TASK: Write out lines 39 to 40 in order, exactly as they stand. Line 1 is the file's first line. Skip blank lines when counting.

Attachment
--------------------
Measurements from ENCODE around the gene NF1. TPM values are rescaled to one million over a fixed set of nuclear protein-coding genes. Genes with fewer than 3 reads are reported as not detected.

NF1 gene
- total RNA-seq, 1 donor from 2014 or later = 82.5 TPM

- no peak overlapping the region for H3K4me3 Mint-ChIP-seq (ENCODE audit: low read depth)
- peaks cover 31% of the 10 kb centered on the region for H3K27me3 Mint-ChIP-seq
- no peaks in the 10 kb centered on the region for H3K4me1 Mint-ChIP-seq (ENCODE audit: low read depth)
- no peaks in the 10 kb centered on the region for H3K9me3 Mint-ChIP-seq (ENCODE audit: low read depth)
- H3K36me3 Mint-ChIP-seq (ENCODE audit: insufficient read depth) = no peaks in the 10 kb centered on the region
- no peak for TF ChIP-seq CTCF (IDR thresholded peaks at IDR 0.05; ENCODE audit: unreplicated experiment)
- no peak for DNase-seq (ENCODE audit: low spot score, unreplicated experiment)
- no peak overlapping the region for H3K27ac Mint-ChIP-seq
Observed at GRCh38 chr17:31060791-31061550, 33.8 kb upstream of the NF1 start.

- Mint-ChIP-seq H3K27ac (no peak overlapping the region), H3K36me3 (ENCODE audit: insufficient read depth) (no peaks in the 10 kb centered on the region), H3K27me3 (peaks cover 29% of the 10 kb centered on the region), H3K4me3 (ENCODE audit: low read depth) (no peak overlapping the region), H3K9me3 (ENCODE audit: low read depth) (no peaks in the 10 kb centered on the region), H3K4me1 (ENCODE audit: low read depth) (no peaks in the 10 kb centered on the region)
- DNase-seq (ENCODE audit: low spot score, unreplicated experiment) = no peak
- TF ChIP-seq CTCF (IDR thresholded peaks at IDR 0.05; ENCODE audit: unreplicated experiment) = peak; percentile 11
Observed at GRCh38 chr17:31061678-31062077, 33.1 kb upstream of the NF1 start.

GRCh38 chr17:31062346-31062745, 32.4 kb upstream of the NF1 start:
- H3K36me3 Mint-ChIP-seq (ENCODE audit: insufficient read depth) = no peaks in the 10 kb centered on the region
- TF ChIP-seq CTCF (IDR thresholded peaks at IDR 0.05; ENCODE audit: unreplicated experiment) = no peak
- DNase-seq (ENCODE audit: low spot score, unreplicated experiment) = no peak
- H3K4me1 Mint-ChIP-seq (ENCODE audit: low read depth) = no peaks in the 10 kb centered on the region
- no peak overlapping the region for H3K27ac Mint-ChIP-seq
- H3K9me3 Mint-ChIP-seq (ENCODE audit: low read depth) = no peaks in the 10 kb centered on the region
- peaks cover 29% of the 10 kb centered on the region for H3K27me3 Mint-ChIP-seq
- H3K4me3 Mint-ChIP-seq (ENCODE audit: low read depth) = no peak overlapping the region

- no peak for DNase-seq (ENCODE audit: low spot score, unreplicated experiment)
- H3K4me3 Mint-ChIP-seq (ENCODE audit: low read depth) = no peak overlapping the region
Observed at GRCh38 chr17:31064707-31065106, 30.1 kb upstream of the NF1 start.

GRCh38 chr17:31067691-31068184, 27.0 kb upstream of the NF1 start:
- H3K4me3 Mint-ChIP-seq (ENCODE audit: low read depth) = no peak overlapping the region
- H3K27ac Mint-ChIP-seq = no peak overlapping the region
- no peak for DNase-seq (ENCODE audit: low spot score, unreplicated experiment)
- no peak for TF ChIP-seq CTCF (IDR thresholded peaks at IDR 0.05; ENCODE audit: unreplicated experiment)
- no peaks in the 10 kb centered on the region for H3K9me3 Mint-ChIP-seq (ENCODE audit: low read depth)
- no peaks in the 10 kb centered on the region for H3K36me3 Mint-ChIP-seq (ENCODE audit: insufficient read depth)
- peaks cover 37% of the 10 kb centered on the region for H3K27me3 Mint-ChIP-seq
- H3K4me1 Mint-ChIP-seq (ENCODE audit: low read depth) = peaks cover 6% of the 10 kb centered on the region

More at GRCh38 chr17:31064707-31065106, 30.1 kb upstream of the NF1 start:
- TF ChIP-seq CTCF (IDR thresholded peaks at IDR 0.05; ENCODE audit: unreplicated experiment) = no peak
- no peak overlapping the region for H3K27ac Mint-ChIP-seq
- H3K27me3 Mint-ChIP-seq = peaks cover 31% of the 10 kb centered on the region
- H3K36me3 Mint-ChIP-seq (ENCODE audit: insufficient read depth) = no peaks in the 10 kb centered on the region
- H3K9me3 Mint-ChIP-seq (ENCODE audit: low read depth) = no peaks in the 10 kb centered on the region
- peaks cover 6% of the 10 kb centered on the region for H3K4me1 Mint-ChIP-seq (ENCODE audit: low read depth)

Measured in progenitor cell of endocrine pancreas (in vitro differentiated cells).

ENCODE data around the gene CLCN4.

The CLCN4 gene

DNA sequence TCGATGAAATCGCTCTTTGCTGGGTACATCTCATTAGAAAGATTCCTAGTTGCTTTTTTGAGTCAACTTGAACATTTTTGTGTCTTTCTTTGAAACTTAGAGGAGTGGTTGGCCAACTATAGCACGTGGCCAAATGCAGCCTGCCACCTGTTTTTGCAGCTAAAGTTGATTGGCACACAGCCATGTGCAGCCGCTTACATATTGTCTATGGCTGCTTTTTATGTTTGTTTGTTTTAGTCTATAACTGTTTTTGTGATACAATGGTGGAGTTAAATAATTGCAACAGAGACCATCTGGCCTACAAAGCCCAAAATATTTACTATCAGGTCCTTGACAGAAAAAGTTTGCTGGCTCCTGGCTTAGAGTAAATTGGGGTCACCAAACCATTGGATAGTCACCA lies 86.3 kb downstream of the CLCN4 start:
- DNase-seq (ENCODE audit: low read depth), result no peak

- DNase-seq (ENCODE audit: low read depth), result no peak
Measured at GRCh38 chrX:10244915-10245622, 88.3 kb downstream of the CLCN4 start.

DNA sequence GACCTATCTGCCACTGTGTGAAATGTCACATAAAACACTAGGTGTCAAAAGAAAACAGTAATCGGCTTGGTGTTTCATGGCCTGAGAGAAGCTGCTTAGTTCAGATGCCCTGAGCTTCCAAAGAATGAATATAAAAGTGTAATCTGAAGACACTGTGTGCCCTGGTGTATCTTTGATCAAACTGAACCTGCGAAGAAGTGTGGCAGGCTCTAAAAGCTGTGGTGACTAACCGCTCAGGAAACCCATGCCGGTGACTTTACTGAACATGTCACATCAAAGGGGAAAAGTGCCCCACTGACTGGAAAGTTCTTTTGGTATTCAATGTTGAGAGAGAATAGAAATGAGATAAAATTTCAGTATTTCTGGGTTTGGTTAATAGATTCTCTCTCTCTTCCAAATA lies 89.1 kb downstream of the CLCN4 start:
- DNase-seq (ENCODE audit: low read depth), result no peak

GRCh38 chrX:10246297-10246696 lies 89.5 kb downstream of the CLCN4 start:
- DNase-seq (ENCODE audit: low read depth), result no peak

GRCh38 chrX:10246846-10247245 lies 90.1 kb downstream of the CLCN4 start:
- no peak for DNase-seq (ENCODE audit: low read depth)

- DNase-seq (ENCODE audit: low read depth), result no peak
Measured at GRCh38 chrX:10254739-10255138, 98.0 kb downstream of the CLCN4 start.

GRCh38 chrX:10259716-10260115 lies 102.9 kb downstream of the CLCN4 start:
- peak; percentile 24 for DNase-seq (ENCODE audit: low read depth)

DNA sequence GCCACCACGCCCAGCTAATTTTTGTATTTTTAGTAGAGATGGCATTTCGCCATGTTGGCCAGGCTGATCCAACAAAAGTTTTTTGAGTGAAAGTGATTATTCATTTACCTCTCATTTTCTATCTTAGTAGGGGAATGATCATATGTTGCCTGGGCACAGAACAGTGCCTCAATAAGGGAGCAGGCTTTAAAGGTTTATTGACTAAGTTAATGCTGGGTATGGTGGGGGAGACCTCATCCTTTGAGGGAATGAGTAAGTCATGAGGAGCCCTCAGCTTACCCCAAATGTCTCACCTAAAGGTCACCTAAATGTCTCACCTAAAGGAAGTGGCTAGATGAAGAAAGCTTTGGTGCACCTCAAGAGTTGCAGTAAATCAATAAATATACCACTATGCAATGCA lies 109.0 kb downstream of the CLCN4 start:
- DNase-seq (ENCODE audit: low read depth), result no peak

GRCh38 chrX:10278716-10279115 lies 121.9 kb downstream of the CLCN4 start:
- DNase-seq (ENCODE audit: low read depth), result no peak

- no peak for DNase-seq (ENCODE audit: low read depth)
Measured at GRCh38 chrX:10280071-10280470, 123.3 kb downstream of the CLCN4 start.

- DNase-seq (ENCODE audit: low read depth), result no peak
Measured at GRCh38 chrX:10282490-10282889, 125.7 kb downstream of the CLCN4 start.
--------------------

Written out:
- TF ChIP-seq CTCF (IDR thresholded peaks at IDR 0.05; ENCODE audit: unreplicated experiment) = no peak
- no peak overlapping the region for H3K27ac Mint-ChIP-seq